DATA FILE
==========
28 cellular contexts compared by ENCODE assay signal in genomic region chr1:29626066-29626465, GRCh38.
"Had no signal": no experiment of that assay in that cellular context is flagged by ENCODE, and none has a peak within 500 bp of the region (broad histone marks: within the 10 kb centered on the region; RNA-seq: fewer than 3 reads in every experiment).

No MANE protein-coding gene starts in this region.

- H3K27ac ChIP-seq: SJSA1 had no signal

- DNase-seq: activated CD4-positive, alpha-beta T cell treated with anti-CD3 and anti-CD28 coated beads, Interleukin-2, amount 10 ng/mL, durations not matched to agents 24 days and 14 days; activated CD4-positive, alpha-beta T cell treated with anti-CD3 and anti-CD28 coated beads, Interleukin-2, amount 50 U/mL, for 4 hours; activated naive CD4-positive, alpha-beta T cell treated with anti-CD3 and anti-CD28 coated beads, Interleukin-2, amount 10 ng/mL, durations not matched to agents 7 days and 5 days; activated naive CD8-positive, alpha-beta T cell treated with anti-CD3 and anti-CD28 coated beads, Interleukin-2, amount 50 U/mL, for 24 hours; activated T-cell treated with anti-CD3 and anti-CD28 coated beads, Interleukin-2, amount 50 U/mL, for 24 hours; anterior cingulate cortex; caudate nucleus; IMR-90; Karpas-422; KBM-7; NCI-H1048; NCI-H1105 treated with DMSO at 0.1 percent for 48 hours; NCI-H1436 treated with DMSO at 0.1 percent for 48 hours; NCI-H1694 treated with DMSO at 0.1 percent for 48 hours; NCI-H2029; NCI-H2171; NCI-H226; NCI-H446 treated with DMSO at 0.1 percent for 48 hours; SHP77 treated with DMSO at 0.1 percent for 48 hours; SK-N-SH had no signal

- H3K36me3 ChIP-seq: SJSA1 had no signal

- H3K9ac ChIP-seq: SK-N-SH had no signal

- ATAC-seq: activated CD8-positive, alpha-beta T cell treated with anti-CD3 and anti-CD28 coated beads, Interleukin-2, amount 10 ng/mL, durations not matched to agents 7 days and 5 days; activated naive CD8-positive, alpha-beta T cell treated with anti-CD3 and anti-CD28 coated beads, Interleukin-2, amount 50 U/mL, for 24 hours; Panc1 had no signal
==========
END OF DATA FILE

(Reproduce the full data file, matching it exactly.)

28 cellular contexts compared by ENCODE assay signal in genomic region chr1:29626066-29626465, GRCh38.
"Had no signal": no experiment of that assay in that cellular context is flagged by ENCODE, and none has a peak within 500 bp of the region (broad histone marks: within the 10 kb centered on the region; RNA-seq: fewer than 3 reads in every experiment).

No MANE protein-coding gene starts in this region.

- H3K27ac ChIP-seq: SJSA1 had no signal

- DNase-seq: activated CD4-positive, alpha-beta T cell treated with anti-CD3 and anti-CD28 coated beads, Interleukin-2, amount 10 ng/mL, durations not matched to agents 24 days and 14 days; activated CD4-positive, alpha-beta T cell treated with anti-CD3 and anti-CD28 coated beads, Interleukin-2, amount 50 U/mL, for 4 hours; activated naive CD4-positive, alpha-beta T cell treated with anti-CD3 and anti-CD28 coated beads, Interleukin-2, amount 10 ng/mL, durations not matched to agents 7 days and 5 days; activated naive CD8-positive, alpha-beta T cell treated with anti-CD3 and anti-CD28 coated beads, Interleukin-2, amount 50 U/mL, for 24 hours; activated T-cell treated with anti-CD3 and anti-CD28 coated beads, Interleukin-2, amount 50 U/mL, for 24 hours; anterior cingulate cortex; caudate nucleus; IMR-90; Karpas-422; KBM-7; NCI-H1048; NCI-H1105 treated with DMSO at 0.1 percent for 48 hours; NCI-H1436 treated with DMSO at 0.1 percent for 48 hours; NCI-H1694 treated with DMSO at 0.1 percent for 48 hours; NCI-H2029; NCI-H2171; NCI-H226; NCI-H446 treated with DMSO at 0.1 percent for 48 hours; SHP77 treated with DMSO at 0.1 percent for 48 hours; SK-N-SH had no signal

- H3K36me3 ChIP-seq: SJSA1 had no signal

- H3K9ac ChIP-seq: SK-N-SH had no signal

- ATAC-seq: activated CD8-positive, alpha-beta T cell treated with anti-CD3 and anti-CD28 coated beads, Interleukin-2, amount 10 ng/mL, durations not matched to agents 7 days and 5 days; activated naive CD8-positive, alpha-beta T cell treated with anti-CD3 and anti-CD28 coated beads, Interleukin-2, amount 50 U/mL, for 24 hours; Panc1 had no signal